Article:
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  • rubin16
    rubin16 Member Posts: 217 Pioneering
    I can kinda relate to your daughter, I have Autism, Schizophrenia, Gilberts Syndrome and very bad crohn's disease for which I have a perminent ileostomy bag. I spent years being scared to go outside or socialise with people let alone have a job and had spouts of suecidal thoughts and self harm for which I also was under the crisis team. I think what your daughter needs is to just concentrate on her strengths, and not what makes different. Like for instance having a hobby or something and turning that into a business to make money is an option.

    For me, I just took alook at myself and hated my life that much that I would do anything to change it, and then realised that only I can, so set myself some goals on how I can improve my life. I got help from a company Remploy who help people with mental health issues or Autism find work, and supports them through the journey like CV writing, Mock Interviews and general support. Today I started my new job for which I havn't worked in years and couldn't manage working before. My point being I wouldn't say your daughter is never going to live independently as things can change and get better. Its just finding what works best for your daughter and her needs.

    Theres lots of help out there and lots of ways to make money to live independently, its just finding your spark and accessing it but I think what would help your daughter more than anything is concentrating on something she enjoys doing. Does she have any hobbies or special interests?

    Anyway hope this helps.
  • clarek34
    clarek34 Member Posts: 9 Listener
    Thanks for your reply. Good luck with your new job.  My daughter used to make things in clay to sell, which she did with fairly limited success. Unfortunately she had a couple of nasty customers which has put her off doing it alongside health issues that make her less dexterous. She is also an excellent guitar player but again because of hands she can't play like she used to even though it's still really good. She had help looking for employment but by then the pandemic arrived and now her mental health has gone down hill she doesn't want help she wants to die. I want to be positive for her sake, but it's difficult when the support services are not there when she needs them.
  • Cher_Inactive
    Cher_Inactive Posts: 4,414

    Scope community team

    Hello @clarek34

    I'm sorry to hear your daughter is still experiencing low mood and suicidal thoughts.  It sounds like you've been really proactive in pushing for help and I imagine it's frustrating to come up against delays.  Being a carer can be tough and I wondered if you were you getting enough support yourself in dealing with this?  If not, I'd really encourage you to speak with your GP so your own health needs don't go overlooked.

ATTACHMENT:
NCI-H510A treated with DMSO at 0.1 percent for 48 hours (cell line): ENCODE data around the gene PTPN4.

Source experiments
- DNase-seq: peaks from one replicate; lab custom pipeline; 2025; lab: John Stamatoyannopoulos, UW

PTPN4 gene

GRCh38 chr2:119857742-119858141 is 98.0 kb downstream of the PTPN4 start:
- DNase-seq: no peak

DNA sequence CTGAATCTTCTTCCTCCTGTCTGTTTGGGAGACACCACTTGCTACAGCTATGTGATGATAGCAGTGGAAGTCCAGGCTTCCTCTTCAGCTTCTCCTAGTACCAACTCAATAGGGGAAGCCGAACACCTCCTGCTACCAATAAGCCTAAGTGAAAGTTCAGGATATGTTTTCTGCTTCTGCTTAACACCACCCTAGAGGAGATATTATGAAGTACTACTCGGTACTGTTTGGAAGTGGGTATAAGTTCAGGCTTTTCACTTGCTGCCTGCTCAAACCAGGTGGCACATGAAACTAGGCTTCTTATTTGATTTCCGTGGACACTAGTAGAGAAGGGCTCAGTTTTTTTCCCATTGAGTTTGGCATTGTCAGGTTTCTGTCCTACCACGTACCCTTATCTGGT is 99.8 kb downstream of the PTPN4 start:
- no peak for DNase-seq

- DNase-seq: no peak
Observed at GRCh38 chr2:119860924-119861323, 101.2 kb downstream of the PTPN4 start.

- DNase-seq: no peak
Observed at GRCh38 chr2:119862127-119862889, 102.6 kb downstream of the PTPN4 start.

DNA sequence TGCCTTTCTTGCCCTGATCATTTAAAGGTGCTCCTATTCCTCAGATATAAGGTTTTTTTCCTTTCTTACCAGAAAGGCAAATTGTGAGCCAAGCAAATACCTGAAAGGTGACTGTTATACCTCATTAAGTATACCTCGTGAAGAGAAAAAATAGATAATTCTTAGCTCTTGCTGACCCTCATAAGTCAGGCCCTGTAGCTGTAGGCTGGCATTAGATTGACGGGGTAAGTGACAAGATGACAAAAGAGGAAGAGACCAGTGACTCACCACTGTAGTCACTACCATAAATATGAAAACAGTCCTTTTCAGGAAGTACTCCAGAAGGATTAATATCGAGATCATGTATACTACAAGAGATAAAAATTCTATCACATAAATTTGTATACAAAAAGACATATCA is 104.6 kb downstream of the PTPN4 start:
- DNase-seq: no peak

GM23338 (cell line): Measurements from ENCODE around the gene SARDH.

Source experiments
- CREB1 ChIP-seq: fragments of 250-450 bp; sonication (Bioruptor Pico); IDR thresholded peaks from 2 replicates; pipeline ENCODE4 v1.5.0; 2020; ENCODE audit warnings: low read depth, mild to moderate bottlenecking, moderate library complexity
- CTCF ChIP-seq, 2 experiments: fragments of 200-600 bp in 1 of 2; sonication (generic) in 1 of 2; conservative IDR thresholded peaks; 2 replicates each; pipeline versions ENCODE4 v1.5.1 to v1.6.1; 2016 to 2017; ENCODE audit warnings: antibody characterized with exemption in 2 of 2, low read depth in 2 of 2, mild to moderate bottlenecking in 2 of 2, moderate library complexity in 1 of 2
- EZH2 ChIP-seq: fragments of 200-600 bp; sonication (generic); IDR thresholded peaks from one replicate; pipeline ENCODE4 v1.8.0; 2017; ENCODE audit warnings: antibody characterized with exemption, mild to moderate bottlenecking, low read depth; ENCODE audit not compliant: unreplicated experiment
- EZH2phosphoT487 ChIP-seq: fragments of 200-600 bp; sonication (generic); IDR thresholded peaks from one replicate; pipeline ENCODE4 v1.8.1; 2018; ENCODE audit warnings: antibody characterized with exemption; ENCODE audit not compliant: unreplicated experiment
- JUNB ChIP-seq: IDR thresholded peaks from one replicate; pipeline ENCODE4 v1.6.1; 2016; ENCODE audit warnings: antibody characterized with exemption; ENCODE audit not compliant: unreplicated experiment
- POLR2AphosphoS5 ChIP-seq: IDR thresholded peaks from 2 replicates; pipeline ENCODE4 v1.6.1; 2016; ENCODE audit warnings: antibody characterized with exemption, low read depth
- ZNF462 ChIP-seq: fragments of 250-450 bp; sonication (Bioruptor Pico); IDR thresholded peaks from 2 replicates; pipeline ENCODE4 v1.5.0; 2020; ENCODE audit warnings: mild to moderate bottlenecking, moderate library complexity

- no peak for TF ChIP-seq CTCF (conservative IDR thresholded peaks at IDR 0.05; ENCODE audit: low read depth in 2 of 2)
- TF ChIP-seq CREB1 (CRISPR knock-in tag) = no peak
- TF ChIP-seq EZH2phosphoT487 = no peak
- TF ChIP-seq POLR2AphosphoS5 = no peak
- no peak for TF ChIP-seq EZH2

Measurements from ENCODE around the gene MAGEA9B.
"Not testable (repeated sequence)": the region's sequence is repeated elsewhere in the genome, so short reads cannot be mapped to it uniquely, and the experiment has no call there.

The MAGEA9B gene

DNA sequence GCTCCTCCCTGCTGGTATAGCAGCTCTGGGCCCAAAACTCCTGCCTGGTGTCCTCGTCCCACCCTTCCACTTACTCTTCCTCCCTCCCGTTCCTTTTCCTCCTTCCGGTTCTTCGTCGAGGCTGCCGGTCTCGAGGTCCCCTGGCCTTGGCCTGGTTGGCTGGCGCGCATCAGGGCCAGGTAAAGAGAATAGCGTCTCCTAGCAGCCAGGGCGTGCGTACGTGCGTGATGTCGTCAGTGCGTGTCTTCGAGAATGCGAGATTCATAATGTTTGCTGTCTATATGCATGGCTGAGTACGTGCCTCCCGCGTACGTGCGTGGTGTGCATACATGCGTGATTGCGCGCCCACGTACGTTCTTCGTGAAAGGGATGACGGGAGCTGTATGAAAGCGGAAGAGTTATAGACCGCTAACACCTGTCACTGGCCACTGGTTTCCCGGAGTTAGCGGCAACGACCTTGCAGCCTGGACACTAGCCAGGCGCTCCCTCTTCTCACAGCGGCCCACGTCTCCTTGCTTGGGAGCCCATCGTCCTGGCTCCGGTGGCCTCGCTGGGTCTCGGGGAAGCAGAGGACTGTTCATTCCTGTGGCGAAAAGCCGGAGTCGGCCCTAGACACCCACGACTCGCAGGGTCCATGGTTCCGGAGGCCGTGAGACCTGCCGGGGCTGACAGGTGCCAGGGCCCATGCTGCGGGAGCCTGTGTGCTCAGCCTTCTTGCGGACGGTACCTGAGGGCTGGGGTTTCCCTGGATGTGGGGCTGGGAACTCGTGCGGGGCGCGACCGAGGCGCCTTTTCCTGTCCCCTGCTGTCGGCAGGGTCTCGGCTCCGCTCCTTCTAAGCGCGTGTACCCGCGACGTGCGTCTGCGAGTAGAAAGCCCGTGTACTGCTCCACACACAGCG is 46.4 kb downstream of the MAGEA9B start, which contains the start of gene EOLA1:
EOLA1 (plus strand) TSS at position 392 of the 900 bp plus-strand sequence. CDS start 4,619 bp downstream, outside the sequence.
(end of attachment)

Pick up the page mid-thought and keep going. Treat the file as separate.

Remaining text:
If your daughter's suicidal thoughts begin to escalate, consider phoning 999 and asking for emergency services or visiting your local A&E.  Sometimes A&E departments have a psychiatric liaison team who are able to assess patients there and then, providing appropriate treatment and referring (or expediting referrals) to relevant services.  Here's a link from MIND about what A&E can do in a crisis.  

    Also, nurturing your daughters confidence around her skills could prove really beneficial.  I wonder if she could continue to sell her clay figures, with someone else looking after the customer service or by going through a third party?  Unfortunately, a small minority will always be nasty but it would be a great opportunity for her to increase her self-esteem and independence.

    The idea of looking at remote volunteering opportunities, as suggested by @Tori_Scope, is a good one too.  If you need any help in looking for organisations, please let us know :)

    I'm going to email you shortly to speak more the things mentioned, but in the mean-time take care and I really hope you have progress with the referral asap.  
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  • Cher_Inactive
    Cher_Inactive Posts: 4,414

    Scope community team

    Hi @clarek34 I'm just checking in to see how you and your daughter are keeping.  Remember we're here if you need us, and I hope you're having a good start to the week.  Take care.
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  • clarek34
    clarek34 Member Posts: 9 Listener
    A lot better thanks. My daughter has at last been given an appointment for mental health assessment 
  • Ross_Scope
    Ross_Scope Posts: 5,466

    Scope community team

    clarek34 said:
    A lot better thanks. My daughter has at last been given an appointment for mental health assessment 
    That's good news, is it far off?
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  • clarek34
    clarek34 Member Posts: 9 Listener
    This coming Wednesday
  • Tori_Scope
    Tori_Scope Posts: 6,715

    Scope community team

    I hope it goes well tomorrow @clarek34 :) Let us know how it goes.